Bermuda Day Thunderstorms


AQUA MODIS imagery for the afternoon on the 24th, just after the squall line passed Bermuda. Parent extra-tropical low pressure center very wrapped up to the east of New Jersey.
AQUA MODIS imagery for the afternoon on the 24th, just after the squall line passed Bermuda (bottom-center). Parent extra-tropical low pressure center very wrapped up to the east of New Jersey/southeast of Cape Cod.

A very tightly wrapped extra-tropical storm along the Gulf Stream east of New Jersey and its associated upper tropospheric disturbance invigorated a pre-frontal trough near Bermuda. An outflow boundary crossed the island in the early afternoon with some thunder and squally showers (isolated unofficial gusts were near 35mph as the boundary came through). This outflow boundary formed when thunderstorms to our west created a shallow, near surface pool of rain-cooled air that then acted like a small scale cold front. However, those showers were in fact associated with a pre-frontal trough. That trough then lay oriented west-east to the near north of Bermuda as the parent low pressure center moved eastwards, further from the New Jersey coast.

Bermuda Weather Service Radar at about 12:33am this morning showing line of thunderstorms overhead oriented along the length of the island with heavy rain.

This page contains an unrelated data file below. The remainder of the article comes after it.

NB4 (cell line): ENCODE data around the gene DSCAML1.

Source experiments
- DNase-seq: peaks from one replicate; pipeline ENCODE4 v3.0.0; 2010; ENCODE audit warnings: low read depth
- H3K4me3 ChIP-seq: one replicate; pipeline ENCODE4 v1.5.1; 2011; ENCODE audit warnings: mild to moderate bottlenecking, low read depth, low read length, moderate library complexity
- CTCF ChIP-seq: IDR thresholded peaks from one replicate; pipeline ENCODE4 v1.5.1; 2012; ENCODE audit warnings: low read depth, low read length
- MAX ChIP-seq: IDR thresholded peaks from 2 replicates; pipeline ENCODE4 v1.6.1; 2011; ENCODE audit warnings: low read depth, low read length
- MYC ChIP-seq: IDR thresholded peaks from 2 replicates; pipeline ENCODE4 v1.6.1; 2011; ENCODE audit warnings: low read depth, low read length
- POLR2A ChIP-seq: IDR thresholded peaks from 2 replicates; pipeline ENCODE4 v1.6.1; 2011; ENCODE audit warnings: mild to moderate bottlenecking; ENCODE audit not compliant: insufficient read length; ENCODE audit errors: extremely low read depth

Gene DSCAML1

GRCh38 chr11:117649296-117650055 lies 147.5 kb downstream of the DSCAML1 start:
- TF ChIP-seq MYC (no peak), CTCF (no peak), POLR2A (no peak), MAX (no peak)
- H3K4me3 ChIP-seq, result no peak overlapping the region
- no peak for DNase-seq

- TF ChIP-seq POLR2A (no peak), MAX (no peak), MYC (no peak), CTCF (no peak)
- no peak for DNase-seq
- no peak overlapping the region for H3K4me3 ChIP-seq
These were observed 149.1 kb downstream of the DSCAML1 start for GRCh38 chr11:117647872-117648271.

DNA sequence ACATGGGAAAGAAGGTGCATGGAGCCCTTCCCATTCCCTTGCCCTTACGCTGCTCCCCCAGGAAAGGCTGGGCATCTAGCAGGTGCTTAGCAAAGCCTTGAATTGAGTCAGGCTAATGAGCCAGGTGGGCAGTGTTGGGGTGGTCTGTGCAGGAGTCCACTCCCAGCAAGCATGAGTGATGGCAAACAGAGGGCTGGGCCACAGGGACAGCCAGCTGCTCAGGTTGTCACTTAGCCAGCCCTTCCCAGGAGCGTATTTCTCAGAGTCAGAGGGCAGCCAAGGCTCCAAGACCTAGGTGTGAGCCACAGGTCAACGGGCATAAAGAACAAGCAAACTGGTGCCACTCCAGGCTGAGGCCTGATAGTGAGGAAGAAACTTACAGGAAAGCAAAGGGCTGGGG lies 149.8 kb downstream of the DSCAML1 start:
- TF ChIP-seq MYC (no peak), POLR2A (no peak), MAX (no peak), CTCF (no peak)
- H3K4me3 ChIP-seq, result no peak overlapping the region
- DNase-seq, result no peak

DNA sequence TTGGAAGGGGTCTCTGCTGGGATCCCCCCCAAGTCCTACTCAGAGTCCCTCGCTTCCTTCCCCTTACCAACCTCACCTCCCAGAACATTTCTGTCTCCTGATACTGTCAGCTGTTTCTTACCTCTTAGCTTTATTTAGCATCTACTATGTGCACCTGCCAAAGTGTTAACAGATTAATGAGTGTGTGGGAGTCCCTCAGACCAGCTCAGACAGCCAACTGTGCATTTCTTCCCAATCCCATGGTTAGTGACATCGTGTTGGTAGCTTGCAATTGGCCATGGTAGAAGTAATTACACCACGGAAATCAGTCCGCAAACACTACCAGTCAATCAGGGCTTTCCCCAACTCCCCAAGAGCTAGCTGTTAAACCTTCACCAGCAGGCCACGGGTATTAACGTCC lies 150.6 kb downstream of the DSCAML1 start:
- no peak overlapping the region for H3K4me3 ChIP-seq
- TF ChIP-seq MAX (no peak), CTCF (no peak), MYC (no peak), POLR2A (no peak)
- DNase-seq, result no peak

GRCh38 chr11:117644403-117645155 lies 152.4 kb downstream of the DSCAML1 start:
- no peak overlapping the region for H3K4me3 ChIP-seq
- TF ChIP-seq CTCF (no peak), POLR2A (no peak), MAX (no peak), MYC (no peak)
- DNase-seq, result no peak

Bermuda Weather Service Radar at about 12:33am this morning showing line of thunderstorms overhead oriented along the length of the island with heavy rain.

By 9pm, showers and thunderstorms had redeveloped along the trough, and they lingered to the north of the island for about an hour before the cold front caught up to the pre-frontal trough and it began progressing southward – across Bermuda. This band of west-east oriented thunderstorms slowly slid southwards across the island bringing torrential rain, shifting, gusty winds, and frequent dangerous lightning (some buildings reportedly were struck). Thunderstorms then lasted into the wee hours of the 25th as they slowly cleared south of the island. Thunder and lightning remained visible to the south of the island until sunrise by which time the thunderstorms responsible moved far enough away.

Over an inch of rain fell from this system; officially 1.04″ at the airport, with unofficial reports across the island suggesting a widespread 1.00-1.50″. Much of the heavy rain (making for good tank water), with rainfall rates over 3.00″/hr at times, fell during low tide and that likely played a role in lack of flooding – that along with the recent dry spell. This follows April officially having less than 2″ and May warming up to near 80F (officially 79.9F) on the 23rd.

Fortunately, much of this inclement weather is clearing away from Bermuda leaving behind drier skies and less humid weather for the bulk of the Bermuda Day festivities on the 26th. See the Bermuda Weather Service for the latest official forecasts and advisories for Bermuda.

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